Since 2002, the GAC in Oklahoma has collected 209,908,099 pounds of litter and debris. Just this year, Oklahoma communities cleared over 1200 miles of roadways, shorelines and hiking trails. Nearly 20,000 pounds of hazardous waste and 10,796 tires were collected, helping to protect our environment as well as keep it clean.
The Great American Cleanup™ is far more than a cleanup effort, however. Communities across the state participate in beautification projects, planting gardens and restoring buildings. This year, communities planted over 40,000 flowers, seedlings, shrubs, and trees and painted/renovated 42 buildings.
GAC events have the power to bring communities together, with over 650 groups teaming up together. 4-H clubs, civic organizations, FFA programs, businesses, chambers and municipalities worked together with the unified goal of keeping Oklahoma clean. The collaboration is 100 percent statewide, and KOB has been recognized by Keep America Beautiful for our complete county participation.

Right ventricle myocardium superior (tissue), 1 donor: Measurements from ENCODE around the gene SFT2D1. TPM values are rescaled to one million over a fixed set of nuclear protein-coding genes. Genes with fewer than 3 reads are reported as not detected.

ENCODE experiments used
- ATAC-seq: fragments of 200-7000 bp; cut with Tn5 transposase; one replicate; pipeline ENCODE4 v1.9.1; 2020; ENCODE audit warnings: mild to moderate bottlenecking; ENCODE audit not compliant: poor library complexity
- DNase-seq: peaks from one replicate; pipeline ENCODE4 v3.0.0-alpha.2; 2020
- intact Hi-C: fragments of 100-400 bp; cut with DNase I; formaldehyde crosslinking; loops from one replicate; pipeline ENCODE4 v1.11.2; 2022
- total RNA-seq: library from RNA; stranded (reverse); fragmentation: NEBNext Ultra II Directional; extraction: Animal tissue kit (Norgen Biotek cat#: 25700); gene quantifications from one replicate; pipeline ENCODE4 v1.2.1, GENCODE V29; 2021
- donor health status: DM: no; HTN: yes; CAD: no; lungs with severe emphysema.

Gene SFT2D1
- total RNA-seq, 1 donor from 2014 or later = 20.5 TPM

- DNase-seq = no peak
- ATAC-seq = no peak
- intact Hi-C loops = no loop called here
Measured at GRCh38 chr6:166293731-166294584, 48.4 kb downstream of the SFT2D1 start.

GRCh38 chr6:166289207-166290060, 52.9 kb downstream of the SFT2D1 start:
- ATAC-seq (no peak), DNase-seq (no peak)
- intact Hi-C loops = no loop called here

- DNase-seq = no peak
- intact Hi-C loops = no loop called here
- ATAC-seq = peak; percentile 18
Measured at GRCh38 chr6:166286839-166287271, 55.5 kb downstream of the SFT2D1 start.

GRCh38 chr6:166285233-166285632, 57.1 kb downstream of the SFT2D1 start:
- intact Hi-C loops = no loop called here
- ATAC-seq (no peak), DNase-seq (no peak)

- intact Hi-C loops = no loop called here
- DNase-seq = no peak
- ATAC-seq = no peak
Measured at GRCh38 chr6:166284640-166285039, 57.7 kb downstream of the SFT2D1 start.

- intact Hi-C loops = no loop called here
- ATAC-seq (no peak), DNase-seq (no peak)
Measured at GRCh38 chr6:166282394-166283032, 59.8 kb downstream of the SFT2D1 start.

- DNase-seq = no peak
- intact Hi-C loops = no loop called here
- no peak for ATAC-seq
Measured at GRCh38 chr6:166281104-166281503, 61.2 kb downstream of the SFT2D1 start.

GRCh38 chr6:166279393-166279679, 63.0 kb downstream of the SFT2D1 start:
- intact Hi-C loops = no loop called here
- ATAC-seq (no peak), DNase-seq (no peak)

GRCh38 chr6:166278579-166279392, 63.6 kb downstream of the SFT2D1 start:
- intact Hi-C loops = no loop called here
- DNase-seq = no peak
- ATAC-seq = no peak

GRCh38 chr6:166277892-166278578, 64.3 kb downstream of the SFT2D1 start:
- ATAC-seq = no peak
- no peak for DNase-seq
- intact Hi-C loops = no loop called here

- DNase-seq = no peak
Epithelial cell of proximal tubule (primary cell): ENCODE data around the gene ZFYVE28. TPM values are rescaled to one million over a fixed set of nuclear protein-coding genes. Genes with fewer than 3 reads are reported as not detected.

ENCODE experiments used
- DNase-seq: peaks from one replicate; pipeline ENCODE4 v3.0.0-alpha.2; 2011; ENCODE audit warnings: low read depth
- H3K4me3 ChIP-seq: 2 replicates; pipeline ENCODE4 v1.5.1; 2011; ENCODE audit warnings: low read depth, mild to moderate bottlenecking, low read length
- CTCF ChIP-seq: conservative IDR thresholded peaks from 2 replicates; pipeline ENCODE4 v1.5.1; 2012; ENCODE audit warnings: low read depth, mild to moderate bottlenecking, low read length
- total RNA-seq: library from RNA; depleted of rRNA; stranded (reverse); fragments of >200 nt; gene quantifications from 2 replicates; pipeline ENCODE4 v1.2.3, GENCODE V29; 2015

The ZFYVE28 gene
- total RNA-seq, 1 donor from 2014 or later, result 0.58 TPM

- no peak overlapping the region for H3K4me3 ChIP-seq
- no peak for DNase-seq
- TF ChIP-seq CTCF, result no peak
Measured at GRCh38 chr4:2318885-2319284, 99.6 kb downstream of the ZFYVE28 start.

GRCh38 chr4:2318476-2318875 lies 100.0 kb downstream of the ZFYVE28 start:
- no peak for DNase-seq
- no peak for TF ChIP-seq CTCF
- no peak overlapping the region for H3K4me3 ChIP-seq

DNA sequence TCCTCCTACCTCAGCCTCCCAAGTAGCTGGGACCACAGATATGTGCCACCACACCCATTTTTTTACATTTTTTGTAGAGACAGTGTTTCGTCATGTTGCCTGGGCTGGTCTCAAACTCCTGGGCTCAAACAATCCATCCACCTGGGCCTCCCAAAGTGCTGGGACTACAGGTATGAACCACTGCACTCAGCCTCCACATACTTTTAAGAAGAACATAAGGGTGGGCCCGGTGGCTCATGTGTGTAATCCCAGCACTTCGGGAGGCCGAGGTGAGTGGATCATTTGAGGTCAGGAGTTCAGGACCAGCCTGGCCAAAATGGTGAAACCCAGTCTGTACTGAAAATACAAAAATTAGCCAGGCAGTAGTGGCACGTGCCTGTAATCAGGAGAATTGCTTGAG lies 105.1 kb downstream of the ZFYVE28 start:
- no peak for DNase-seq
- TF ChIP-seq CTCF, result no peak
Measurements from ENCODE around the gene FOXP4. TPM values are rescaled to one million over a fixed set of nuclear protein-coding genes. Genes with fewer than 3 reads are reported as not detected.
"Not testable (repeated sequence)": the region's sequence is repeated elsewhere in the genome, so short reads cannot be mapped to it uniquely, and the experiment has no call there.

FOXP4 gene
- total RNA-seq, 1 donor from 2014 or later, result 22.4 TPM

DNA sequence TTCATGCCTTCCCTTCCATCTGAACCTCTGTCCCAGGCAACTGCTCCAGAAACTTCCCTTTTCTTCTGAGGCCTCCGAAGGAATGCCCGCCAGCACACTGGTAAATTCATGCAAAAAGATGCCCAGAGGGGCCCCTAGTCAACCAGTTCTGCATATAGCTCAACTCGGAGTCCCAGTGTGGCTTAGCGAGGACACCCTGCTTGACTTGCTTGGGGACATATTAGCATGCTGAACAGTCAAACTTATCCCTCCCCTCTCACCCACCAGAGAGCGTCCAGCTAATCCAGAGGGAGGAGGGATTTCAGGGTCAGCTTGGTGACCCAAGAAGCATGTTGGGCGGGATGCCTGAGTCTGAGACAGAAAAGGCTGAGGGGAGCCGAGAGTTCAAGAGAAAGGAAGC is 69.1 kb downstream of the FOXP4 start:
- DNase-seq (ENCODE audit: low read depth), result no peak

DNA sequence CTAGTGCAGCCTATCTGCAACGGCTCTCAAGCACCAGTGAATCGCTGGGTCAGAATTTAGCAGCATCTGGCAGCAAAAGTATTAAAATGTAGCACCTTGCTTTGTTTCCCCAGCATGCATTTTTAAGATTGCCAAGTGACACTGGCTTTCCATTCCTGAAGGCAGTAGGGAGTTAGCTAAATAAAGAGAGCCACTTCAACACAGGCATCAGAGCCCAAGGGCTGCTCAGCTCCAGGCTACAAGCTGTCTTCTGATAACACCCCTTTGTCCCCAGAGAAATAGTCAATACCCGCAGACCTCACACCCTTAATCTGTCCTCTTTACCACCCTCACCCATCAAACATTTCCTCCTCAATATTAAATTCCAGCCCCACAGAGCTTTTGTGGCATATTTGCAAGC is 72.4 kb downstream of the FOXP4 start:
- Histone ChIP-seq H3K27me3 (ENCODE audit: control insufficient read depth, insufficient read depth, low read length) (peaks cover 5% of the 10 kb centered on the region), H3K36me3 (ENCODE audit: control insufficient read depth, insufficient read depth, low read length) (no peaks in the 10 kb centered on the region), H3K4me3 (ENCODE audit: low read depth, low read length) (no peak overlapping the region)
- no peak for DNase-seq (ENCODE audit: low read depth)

Each year, KOB compiles the numbers from each participating group to come up with the “Big Number.” The “Big Number” represents the money saved or costs avoided by state, county, and municipal governments as a result of the GAC – just in Oklahoma. This year’s number was $6,557,644, which is a big number indeed.
Chuck Ralls, a participant with Comanche’s GAC event, understands the importance of this event.
“I was raised on the principle that you should always leave something cleaner or better than you found it,” Ralls said. “In doing this, I honor my parents and grandparents while teaching my children to honor this same principle.”
The mission of GAC is to better communities and the state, preserving our nation’s, state’s, and communities’ natural beauty.
As Schaun Aker, a volunteer of Cherokee Main Street, said, “Oklahoma's true beauty shines from within. I cannot think of a better way to exemplify the effort small town Oklahoma strives to maintain than the preservation of our various communities. Volunteers of all ages standing shoulder to shoulder, linked by the past, which eventually preserves it for its future.”